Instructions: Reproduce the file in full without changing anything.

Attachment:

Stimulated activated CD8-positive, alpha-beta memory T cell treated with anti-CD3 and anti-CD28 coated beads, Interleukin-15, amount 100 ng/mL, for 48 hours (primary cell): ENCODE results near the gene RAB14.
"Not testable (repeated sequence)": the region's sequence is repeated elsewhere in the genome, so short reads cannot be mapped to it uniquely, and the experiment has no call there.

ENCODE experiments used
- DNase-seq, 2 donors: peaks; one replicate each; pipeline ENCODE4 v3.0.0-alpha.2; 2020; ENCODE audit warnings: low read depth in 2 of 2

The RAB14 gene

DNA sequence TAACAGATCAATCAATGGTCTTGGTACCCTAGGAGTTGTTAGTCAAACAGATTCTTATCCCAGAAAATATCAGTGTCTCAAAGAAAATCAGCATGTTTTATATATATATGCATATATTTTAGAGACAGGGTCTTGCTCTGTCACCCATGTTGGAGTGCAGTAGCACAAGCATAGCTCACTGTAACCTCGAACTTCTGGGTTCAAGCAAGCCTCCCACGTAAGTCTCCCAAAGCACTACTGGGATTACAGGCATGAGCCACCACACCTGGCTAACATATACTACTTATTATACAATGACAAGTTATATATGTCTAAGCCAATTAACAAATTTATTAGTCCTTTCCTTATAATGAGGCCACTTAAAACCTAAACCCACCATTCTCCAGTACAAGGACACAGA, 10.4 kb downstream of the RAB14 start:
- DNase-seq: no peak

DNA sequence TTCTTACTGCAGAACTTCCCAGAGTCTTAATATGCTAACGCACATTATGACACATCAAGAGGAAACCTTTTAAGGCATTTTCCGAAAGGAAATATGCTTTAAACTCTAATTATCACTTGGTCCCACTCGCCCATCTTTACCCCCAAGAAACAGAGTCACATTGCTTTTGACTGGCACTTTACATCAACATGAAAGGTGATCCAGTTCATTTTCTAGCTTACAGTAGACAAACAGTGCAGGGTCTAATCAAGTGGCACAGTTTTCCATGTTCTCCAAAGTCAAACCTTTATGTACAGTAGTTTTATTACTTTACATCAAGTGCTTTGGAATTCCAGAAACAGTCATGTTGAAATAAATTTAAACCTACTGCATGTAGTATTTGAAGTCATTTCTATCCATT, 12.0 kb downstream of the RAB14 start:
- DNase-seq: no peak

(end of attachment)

Stimulated activated CD8-positive, alpha-beta memory T cell treated with anti-CD3 and anti-CD28 coated beads, Interleukin-15, amount 100 ng/mL, for 48 hours (primary cell): ENCODE results near the gene RAB14.
"Not testable (repeated sequence)": the region's sequence is repeated elsewhere in the genome, so short reads cannot be mapped to it uniquely, and the experiment has no call there.

ENCODE experiments used
- DNase-seq, 2 donors: peaks; one replicate each; pipeline ENCODE4 v3.0.0-alpha.2; 2020; ENCODE audit warnings: low read depth in 2 of 2

The RAB14 gene

DNA sequence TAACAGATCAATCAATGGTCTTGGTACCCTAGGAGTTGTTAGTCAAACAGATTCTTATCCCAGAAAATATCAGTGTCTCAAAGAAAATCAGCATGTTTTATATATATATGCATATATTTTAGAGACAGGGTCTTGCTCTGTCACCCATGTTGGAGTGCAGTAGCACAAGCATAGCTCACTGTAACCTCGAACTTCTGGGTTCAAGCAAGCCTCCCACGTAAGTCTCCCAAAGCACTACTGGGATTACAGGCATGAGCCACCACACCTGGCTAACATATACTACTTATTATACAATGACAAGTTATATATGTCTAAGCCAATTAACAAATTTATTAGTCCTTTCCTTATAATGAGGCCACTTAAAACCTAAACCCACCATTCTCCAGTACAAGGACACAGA, 10.4 kb downstream of the RAB14 start:
- DNase-seq: no peak

DNA sequence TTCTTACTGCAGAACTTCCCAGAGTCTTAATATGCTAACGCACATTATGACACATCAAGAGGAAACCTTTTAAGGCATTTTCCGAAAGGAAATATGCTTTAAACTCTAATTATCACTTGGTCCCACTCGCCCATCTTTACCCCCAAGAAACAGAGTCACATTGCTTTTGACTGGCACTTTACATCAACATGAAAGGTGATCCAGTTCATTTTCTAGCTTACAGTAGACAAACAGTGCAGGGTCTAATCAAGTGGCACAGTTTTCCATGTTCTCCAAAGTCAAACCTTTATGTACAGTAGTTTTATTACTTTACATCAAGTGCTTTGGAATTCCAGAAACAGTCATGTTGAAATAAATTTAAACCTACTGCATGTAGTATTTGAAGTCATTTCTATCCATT, 12.0 kb downstream of the RAB14 start:
- DNase-seq: no peak